In the Winter 2013 issue of the excellent New Humanist magazine, Suzanne Moore wrote a piece about the importance of ritual, and that, as she sees it, (New) atheism, with its focus on ethics and rationality, leaves little room for the appreciation of beauty and its important role in human experience.
As a follow-on to the piece, the New Humanist sent out a request for reader’s contributions to the Spring 2014 issue’s Big Question: Do non-believers need rituals? The deadline was January 31st, which I have obviously missed, but I thought I’d share my thoughts anyway. Submissions to the magazine were supposed to be capped at 200 words. I haven’t strictly stuck to that word limit (because I don’t have to!) but I have tried my best to keep things short.
As actions that have symbolic, emotional meaning, of course non-believers need rituals. Atheism and rituals are not mutually exclusive and nor do they negate one another. Rituals are important because they help shape and share the powerful emotions that accompany births and deaths (and things in between like weddings and anniversaries); they strengthen social bonds and provide structure occasions to, both collectively and individually, comprehend and reflect on crucial life events. God does not need figure in any of these things. As with many other things, religions most likely co-opted rituals because they are important and they work, rather than actually inventing them.
Not believing in god doesn’t mean the birth of a child or the death of a loved one become unworthy of marking as significant events. Life and its passing are worthy of celebrating whether you believe in a deity or not – in fact it’s perhaps even more important if you believe that this is the only life we have and that we won’t be meeting loved ones again in the afterlife.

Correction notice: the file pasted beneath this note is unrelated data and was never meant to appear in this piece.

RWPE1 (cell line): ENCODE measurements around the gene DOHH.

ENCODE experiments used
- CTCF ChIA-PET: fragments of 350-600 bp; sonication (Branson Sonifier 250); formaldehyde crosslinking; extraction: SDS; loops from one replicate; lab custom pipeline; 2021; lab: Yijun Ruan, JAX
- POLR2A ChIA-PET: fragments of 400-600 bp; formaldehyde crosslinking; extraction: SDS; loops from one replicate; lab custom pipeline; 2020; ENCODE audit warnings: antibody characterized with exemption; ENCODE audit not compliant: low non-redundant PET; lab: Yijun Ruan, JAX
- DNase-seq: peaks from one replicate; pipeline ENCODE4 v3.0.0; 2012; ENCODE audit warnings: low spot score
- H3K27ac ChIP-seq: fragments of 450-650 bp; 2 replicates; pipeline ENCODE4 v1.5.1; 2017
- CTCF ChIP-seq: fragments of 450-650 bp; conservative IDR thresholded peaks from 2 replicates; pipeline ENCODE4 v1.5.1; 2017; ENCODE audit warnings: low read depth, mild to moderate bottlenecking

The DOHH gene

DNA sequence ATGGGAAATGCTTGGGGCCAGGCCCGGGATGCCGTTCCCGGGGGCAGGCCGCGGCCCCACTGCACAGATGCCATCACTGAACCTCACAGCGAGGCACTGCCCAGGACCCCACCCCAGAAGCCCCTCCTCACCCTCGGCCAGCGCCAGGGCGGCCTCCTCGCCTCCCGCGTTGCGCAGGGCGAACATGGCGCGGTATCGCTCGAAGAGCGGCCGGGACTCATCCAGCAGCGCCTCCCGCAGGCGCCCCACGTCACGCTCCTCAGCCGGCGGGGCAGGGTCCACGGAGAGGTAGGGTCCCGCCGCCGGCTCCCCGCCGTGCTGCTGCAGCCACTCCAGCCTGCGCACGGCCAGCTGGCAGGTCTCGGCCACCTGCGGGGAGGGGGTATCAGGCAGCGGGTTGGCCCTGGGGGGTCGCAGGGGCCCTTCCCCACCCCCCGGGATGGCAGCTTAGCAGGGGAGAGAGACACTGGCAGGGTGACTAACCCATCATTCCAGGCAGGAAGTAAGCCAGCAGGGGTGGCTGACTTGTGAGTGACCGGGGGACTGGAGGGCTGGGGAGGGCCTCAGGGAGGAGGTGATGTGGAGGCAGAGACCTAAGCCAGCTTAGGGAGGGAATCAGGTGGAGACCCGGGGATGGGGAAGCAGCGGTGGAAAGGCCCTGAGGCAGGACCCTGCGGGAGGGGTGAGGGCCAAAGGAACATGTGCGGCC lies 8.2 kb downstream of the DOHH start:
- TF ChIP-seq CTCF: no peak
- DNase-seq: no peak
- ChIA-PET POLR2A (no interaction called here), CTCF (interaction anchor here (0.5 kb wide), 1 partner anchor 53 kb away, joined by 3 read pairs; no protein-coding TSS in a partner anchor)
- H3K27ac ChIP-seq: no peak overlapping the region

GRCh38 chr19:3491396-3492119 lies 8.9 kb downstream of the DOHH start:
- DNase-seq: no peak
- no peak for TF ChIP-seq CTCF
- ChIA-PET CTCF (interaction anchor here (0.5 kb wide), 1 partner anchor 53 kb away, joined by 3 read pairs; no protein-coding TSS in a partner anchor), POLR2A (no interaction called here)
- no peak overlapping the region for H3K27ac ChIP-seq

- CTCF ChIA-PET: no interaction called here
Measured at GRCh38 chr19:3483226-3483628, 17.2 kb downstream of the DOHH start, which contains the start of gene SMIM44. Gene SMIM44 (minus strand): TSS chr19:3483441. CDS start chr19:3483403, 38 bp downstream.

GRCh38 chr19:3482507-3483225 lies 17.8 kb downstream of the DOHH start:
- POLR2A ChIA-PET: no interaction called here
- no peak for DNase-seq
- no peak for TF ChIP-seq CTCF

Over hundreds of years, one of the things that religion has probably done for rituals (at least related to births, marriages and deaths) is given them a sense of power by making them more uniform. Familiarity increases the impact of the shared aspects of the experience and can make them more meaningful to all involved. The freedom to create your own meaning is of central importance to those do don’t have meaning prescribed for them by religion. As non-believers have no dogma, practices and rules to strictly adhere to, the room is open for rituals that matter to those directly participating in them. The positive side is that rituals can be more personal - if you don’t like it, you don’t have to do it. The negative, if you wish to see it as one ( I don’t), is that in being unfamiliar some of the shared experience may be lost.
My wife and I had a humanist ceremony in a library. One friend recited Shakespeare’s Sonnet 116 and another sang Can You Feel the Love Tonight. My wife chose to walk down the ‘aisle’ alone, as she didn’t want to be ‘given away’ by her father, and as a surprise to everyone in the room, we walked out together to the sounds of the Super Mario Brothers theme as performed by the London Symphony Orchestra.
Those that got it laughed, those that didn’t just thought it was nice, if slightly odd orchestral music.
In her article, Moore, in emphasising the central role of rational thinking to atheism, confuses not believing in god with asceticism, which unfortunately plays right into the hands of the religious, who think that you need god to be able to appreciate beauty. It’s sad that words like spiritual and transcendent are being lost (already lost?) to the religious/superstitious. The importance of celebrating important events during the one life we ever have, of empathy and shared experience, shouldn’t be lost to them too.
As soon as my Norwegian is good enough, I'll be signing up with HEF to become a humanist celebrant.